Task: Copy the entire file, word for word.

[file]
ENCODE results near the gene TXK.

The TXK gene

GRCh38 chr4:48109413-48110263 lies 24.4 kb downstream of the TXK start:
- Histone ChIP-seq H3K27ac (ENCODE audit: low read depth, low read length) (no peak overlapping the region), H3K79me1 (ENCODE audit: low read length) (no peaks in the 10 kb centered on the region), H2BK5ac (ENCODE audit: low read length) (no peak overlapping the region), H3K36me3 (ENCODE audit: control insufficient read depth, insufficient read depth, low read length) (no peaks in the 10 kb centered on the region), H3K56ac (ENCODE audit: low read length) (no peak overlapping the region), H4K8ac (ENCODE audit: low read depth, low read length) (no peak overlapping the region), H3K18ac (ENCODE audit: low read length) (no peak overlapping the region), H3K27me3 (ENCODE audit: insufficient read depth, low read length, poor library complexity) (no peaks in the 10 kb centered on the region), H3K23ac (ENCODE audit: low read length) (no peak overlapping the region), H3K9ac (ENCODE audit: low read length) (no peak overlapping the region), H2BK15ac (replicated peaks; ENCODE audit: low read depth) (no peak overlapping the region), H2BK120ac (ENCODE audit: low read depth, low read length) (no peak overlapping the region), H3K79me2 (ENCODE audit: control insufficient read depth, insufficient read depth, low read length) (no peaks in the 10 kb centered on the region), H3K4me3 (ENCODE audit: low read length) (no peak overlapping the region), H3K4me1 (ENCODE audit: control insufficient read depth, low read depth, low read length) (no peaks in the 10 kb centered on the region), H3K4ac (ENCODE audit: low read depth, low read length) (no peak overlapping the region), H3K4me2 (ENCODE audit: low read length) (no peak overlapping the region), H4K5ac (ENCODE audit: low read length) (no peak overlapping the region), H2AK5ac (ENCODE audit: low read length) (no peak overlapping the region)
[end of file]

ENCODE results near the gene TXK.

The TXK gene

GRCh38 chr4:48109413-48110263 lies 24.4 kb downstream of the TXK start:
- Histone ChIP-seq H3K27ac (ENCODE audit: low read depth, low read length) (no peak overlapping the region), H3K79me1 (ENCODE audit: low read length) (no peaks in the 10 kb centered on the region), H2BK5ac (ENCODE audit: low read length) (no peak overlapping the region), H3K36me3 (ENCODE audit: control insufficient read depth, insufficient read depth, low read length) (no peaks in the 10 kb centered on the region), H3K56ac (ENCODE audit: low read length) (no peak overlapping the region), H4K8ac (ENCODE audit: low read depth, low read length) (no peak overlapping the region), H3K18ac (ENCODE audit: low read length) (no peak overlapping the region), H3K27me3 (ENCODE audit: insufficient read depth, low read length, poor library complexity) (no peaks in the 10 kb centered on the region), H3K23ac (ENCODE audit: low read length) (no peak overlapping the region), H3K9ac (ENCODE audit: low read length) (no peak overlapping the region), H2BK15ac (replicated peaks; ENCODE audit: low read depth) (no peak overlapping the region), H2BK120ac (ENCODE audit: low read depth, low read length) (no peak overlapping the region), H3K79me2 (ENCODE audit: control insufficient read depth, insufficient read depth, low read length) (no peaks in the 10 kb centered on the region), H3K4me3 (ENCODE audit: low read length) (no peak overlapping the region), H3K4me1 (ENCODE audit: control insufficient read depth, low read depth, low read length) (no peaks in the 10 kb centered on the region), H3K4ac (ENCODE audit: low read depth, low read length) (no peak overlapping the region), H3K4me2 (ENCODE audit: low read length) (no peak overlapping the region), H4K5ac (ENCODE audit: low read length) (no peak overlapping the region), H2AK5ac (ENCODE audit: low read length) (no peak overlapping the region)